Worth a Trip: Tsukuda-jima & Tsukishima
Where Harumi-dōri meets Kachidoki-bashi, there's a pleasant riverside walkway that runs past St Luke's International Hospital to Tsukuda Ohashi. Across this bridge, on the left side, is Tsukuda-jima (Island of Cultivated Rice Fields), a charming neighbourhood with traditional shops, such as Tenyasu Honten selling tsukudani (seafood, seaweed and meat preserved in a mixture of soy sauce, salt and sugar). There's also a small, old Shintō shrine, Sumiyoshi-jinja, and the attractive red-railed Tsukudako-bashi over a tidal inlet that is a popular filming location for TV shows and movies.
South of the Tsukuda Ohashi is Tsukishima, where the main shopping street – Monja-dōri – and the surrounding side streets are famous for their many restaurants serving the savoury dish monjayaki. Similar to the pancake okonomiyaki, monjayaki is a Tokyo original with a looser, scrambled-egg-like texture. Monja Kondō, in business since 1950, is said to be the area's oldest dedicated monja restaurant. It offers some 90 different toppings you can add to the basic mix, and the staff will help you get the hang of making monjayaki at your own table grill.
With other commercial areas of Tokyo smartening up their act, Ginza – long the city's ritziest shopping destination – has been going all out to update its retail infrastructure and surroundings. Hot on the heels of 2016's openings of Tōkyū Plaza Ginza (http://ginza.tokyu-plaza.com) and Ginza Place (http://ginzaplace.jp) comes Ginza Six, the area's biggest luxury mall. Opened in April 2017, the complex includes international and local top-brand shops, restaurants, a 4000-sq-metre rooftop garden with great views and Kanze Nōgakudō, a theatre specialising in nō dramas. Digital and contemporary art feature in the public areas.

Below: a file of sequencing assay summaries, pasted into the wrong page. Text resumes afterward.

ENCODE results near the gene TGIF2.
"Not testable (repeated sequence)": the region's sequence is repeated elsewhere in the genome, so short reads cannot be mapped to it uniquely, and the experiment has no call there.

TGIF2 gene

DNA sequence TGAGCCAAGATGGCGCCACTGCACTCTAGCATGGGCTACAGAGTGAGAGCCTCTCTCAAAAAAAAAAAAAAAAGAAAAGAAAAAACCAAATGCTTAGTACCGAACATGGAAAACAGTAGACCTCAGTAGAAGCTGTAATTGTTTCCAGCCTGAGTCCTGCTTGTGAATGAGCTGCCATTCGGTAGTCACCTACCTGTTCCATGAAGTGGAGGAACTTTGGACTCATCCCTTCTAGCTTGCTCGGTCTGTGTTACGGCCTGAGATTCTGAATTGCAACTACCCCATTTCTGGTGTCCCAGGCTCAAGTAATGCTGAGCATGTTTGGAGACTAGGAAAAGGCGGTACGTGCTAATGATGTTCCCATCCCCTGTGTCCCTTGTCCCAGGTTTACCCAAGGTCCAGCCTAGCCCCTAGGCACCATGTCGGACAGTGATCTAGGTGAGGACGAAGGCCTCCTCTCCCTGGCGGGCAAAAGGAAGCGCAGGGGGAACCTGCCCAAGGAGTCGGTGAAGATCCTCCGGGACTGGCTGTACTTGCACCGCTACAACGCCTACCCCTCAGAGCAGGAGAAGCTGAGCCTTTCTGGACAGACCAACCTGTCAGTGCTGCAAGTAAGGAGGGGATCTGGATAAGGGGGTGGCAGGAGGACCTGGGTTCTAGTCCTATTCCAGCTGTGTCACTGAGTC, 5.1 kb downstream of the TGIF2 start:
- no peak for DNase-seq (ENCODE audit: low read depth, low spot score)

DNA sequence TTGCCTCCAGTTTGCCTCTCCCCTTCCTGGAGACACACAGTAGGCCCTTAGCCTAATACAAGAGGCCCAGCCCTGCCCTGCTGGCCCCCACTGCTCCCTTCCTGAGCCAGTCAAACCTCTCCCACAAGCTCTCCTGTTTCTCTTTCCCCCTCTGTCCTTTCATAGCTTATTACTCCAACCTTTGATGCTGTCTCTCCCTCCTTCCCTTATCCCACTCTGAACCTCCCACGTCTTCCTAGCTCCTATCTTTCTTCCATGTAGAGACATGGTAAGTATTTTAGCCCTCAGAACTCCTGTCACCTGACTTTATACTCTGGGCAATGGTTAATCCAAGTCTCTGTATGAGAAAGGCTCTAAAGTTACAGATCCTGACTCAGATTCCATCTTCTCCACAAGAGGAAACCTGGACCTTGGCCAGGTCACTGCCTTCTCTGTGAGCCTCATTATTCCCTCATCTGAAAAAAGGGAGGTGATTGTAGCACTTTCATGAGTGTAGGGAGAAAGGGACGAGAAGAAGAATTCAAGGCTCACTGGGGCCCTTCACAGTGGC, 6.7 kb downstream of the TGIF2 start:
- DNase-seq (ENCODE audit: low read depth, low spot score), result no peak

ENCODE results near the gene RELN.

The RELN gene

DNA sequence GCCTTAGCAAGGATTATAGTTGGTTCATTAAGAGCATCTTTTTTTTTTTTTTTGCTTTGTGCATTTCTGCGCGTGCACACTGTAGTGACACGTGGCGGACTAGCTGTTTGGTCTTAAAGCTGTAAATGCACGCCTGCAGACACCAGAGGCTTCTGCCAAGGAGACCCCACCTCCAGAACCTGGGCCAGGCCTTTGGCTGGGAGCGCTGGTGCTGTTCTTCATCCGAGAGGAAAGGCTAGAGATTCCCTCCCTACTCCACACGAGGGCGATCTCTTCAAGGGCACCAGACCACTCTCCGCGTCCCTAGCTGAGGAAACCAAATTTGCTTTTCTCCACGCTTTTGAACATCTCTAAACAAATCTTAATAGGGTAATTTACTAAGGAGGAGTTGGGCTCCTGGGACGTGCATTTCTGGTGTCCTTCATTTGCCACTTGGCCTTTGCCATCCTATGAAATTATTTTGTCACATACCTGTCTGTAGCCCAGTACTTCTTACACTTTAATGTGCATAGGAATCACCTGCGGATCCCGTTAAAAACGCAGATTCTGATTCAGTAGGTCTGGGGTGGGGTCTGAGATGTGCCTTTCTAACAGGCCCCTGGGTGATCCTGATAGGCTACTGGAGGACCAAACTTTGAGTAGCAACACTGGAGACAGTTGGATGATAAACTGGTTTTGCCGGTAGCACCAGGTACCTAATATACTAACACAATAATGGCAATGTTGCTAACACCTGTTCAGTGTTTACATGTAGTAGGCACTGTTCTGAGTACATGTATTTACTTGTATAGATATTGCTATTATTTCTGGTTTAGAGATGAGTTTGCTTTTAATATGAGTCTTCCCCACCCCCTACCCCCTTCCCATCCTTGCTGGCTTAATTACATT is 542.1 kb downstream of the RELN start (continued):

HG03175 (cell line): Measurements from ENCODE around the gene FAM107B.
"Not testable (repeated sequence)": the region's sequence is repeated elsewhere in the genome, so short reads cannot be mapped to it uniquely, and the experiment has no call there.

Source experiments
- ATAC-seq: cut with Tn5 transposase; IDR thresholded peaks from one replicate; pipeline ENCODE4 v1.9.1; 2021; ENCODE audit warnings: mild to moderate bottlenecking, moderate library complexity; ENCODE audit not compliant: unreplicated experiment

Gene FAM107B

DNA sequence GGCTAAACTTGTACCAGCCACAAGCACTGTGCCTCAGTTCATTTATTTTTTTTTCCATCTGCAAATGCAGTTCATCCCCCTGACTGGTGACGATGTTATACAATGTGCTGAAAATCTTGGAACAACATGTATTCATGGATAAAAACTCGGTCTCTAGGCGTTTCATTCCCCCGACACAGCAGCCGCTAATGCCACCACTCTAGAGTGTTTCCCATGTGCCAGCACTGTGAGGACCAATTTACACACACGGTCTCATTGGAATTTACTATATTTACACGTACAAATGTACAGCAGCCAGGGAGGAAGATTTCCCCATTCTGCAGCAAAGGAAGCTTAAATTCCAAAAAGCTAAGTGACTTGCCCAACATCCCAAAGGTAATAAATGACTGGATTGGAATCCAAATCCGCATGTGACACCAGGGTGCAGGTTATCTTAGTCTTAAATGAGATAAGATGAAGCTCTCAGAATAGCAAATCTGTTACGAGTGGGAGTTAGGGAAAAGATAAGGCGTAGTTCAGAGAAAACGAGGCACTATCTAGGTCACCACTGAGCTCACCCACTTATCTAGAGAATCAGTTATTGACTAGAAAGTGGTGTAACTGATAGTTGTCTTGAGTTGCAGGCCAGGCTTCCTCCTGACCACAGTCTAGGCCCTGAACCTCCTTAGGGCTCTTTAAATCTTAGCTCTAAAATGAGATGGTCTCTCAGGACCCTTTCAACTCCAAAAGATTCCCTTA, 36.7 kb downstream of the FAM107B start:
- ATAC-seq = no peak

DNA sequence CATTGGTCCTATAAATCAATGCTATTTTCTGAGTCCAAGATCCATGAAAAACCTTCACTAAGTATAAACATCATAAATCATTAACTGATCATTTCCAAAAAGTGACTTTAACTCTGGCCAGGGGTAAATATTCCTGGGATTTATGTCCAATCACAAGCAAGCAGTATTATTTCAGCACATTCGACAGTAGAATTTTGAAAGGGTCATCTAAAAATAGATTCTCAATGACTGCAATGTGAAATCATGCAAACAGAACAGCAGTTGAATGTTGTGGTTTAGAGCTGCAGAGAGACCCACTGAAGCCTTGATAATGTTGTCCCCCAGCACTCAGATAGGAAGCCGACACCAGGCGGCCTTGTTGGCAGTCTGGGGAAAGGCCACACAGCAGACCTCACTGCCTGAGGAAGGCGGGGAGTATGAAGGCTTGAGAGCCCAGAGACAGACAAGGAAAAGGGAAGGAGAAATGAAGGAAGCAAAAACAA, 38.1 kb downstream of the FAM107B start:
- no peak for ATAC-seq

Up until just after the 2020 Olympics, on the corner of Sukiyabashi crossing will be the innovative public space Ginza Sony Park. At ground level greenery flourishes as 'plant hunter' Seijun Nishihata displays giant specimens from around the world – all for sale. Below ground are four levels hosting a variety of pop-up events and places to eat and drink. From autumn 2020, Sony will start building its new showroom here.
Ginza & Shiodome's Clocks
Ginza's most famous clock is the one that has graced the department store Wako, since 1932. However, there are a couple more clocks in the vicinity that are worth searching out.
Studio Ghibli's animation director Miyazaki Hayao collaborated with sculptor Kunio Shachimaru on the steampunk style NI-Tele Really Big Clock beside the entrance to Nippon Television Tower. Four times daily (with an extra morning show on weekends) various automaton elements spring to life as this fantastic creation strikes the hour and plays a jolly tune. Return in the evening to see the clock illuminated.
Also bathed by coloured lights at night is Young Clock Tower in Sukiyabashi-kōen. Okamoto Tarō created this sculptural clock tower four years before his famed Tower of the Sun sculpture for the 1970 expo in Osaka.